• 2
    The cops will do nothing because they don't know how to deal with jurisdiction issues. The only possible way to get them to help is prove the person lives in their district/precinct or made a call from there. You can make a police report, but nothing will ever happen. Sometimes this may help get paypal to reverse but let it be known... no cop will spend more than 5 minutes on the "case".
    – blankip
    Commented Aug 21, 2020 at 18:56

Years ago, I used to work at the company ("InfoStream Group" at the time) that owned SA, although I NEVER worked on any of their dating sites for my own moral & ethical reasons -- however, from having sat in the open-space office and heard of all the disaster and horror stories from that side of the office, I can at least tell you that you will probably not get willing support from the company if you need them to corroborate your case to the police or any one else. IMHO, the owner is a pimp and an absolute scum bag excuse of a human .. I believe he'll do more to defend the SD than you. As you have hopefully learned by now, the SD scene is a bad one with bad people (IMHO) and the people at the top of that crap pile are the worst ... IMHO. Please never get involved with the SD scene ever again.

Before going on ... I am not an attorney .. this is not legal advice:

The police wont help you much further than filing a report because its not their job to make a legal judgement so I have no idea why people are suggesting that. That's what courts are for. You would need to file in small claims court to get a judgement. I suggest you consider filing a claim both against the SD in whatever state he is in; the parent company of SA, which is currently Reflex Media, based in Nevada; and finally, Brandon Wade, the owner of the company. Since the amount in question is under $2000, I would imagine that it would be cheaper for Reflex Media and/or Brandon to just quickly settle with you rather than pay attorney fees in excess of the amount you are seeking. Note however that they will presumably want some sort of concession for the settlement, such as you signing agreement of some sort, which is designed to hide the details of the settlement or something of some nature that will not publicly harm their reputation.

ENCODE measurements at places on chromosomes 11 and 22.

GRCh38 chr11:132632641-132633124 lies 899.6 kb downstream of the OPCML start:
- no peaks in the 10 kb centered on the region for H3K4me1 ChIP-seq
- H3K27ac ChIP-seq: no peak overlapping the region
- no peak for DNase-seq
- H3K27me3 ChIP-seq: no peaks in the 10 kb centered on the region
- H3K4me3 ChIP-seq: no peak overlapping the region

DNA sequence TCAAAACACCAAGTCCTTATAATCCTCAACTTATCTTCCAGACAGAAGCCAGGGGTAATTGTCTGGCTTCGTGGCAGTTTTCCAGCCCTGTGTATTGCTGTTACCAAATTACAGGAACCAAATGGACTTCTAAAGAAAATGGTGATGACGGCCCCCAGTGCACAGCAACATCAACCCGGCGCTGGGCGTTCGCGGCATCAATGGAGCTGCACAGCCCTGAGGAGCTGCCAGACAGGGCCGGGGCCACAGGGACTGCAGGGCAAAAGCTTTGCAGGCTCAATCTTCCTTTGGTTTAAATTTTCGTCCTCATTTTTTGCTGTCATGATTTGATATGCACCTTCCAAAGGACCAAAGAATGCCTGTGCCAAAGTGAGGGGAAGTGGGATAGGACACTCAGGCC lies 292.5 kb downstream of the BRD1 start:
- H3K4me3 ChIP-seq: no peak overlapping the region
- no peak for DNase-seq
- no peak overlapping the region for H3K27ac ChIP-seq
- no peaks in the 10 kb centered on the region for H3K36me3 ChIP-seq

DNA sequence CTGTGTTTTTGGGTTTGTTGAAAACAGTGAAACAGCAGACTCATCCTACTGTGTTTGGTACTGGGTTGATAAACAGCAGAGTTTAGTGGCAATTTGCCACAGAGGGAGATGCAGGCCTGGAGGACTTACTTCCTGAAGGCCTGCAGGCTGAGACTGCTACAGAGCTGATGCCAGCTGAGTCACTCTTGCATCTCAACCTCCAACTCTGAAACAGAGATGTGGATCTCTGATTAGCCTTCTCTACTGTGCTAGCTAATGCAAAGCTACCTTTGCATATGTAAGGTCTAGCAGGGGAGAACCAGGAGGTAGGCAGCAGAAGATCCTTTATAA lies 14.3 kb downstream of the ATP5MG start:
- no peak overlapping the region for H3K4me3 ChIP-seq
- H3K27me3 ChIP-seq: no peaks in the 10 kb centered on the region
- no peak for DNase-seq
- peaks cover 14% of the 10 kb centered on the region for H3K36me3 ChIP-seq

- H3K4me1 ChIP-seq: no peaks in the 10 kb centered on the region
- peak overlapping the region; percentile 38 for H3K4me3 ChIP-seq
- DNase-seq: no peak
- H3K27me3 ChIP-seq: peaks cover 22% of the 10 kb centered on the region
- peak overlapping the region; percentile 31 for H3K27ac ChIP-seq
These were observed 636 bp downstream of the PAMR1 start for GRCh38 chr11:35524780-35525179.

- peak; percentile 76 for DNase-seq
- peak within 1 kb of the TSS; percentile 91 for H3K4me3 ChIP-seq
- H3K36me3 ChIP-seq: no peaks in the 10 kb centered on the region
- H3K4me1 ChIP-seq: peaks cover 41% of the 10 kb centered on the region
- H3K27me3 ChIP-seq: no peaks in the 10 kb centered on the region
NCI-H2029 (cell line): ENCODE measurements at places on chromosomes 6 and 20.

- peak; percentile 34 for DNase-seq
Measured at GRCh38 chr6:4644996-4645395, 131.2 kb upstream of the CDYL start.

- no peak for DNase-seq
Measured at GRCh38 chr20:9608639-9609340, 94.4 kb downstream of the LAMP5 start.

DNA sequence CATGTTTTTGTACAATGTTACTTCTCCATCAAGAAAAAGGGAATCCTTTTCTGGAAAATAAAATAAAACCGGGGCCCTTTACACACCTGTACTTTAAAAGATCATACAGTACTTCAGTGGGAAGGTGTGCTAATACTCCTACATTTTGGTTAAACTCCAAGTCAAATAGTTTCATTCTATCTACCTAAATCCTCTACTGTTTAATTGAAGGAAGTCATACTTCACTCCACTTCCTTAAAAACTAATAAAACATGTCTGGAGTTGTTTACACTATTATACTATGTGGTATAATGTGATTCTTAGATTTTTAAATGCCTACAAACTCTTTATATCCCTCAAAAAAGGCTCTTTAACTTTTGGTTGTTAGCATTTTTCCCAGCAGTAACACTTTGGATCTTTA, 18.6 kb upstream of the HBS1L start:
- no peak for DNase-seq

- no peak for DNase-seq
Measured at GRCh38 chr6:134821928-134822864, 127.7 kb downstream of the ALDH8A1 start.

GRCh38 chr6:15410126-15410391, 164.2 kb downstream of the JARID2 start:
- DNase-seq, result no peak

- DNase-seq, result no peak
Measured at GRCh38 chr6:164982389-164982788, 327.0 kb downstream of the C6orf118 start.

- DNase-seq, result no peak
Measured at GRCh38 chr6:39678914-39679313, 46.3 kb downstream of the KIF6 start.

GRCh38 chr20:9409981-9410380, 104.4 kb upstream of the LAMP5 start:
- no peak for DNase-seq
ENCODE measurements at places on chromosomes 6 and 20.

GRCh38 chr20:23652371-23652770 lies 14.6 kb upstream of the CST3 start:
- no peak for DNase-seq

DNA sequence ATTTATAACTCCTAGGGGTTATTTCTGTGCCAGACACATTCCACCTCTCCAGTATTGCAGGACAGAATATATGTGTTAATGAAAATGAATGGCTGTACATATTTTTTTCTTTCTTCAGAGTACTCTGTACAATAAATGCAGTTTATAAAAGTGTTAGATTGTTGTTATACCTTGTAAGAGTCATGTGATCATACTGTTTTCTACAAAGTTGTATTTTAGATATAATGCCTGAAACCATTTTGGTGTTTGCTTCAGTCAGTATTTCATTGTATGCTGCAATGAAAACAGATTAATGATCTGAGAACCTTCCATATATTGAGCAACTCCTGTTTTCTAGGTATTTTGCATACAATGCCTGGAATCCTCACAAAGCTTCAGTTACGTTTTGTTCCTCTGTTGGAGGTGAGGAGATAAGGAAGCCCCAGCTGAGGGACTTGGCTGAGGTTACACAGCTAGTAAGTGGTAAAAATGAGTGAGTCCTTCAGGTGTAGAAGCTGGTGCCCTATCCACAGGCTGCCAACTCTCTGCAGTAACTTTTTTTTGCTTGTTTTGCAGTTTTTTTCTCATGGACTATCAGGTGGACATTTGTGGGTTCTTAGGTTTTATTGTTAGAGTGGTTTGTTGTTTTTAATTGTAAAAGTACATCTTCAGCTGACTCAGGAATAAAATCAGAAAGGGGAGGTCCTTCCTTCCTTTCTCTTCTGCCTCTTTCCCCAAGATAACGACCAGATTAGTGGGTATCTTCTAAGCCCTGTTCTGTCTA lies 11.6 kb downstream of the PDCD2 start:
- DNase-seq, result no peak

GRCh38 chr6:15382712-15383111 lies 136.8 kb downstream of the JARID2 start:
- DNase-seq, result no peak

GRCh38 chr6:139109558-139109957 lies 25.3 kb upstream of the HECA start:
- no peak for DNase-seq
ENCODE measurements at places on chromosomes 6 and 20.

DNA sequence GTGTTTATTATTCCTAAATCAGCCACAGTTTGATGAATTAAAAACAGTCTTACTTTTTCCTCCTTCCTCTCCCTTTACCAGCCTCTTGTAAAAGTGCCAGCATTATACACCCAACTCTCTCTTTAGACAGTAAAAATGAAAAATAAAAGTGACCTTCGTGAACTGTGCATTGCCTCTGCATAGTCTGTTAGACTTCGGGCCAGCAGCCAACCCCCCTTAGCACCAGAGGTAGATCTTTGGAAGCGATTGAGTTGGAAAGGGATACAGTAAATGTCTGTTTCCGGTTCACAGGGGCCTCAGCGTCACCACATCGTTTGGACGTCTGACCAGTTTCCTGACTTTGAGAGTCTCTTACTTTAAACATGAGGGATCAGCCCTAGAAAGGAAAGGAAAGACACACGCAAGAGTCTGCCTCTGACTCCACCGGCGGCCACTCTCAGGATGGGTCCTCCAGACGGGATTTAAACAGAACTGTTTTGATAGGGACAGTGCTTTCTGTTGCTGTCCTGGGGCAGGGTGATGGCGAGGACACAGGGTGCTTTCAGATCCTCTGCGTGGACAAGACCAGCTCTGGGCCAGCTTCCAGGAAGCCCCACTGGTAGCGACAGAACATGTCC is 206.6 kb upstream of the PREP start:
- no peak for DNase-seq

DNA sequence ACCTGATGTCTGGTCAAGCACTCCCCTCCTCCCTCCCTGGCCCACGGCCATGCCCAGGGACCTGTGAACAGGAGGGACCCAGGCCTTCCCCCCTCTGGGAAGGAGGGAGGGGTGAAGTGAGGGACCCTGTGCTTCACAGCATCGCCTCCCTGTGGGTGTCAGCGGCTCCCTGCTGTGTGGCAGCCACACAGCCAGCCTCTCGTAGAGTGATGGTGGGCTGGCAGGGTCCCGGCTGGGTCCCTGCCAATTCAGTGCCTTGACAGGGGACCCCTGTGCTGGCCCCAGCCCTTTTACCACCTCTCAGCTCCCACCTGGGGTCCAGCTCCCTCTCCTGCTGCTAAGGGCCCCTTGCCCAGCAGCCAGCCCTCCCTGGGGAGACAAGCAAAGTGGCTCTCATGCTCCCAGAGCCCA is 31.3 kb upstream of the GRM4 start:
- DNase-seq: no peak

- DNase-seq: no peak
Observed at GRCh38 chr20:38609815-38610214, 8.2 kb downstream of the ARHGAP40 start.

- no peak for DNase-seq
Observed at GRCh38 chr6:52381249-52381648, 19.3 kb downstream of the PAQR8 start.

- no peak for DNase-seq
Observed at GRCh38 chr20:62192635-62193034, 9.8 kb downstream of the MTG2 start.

You might also want to do some research and see if there is an attorney that has ever sued them before that is willing to do pro-bono work for you, at least in getting your case filed. Or perhaps an attorney that will take your case on a contingency basis -- although I doubt you'll be successful there.

On the other hand, I suggest that you brace yourself for the fact that you will never get your cash back and at some point you might have to just accept the loss and move on with life, for the sake of a healthy state of mind. In the meantime if you need something to do with any pent up anger, perhaps you can direct it to bringing to light your story so that other people can learn from your mistake and stay far away from the SD scene and the disgusting sub-human scumbags that exist therein.

  • Note, even if Reflex Media or Brandon settled with you for $500, just to make a court case go away .. at least that might be better than a total loss for you. Something to think about.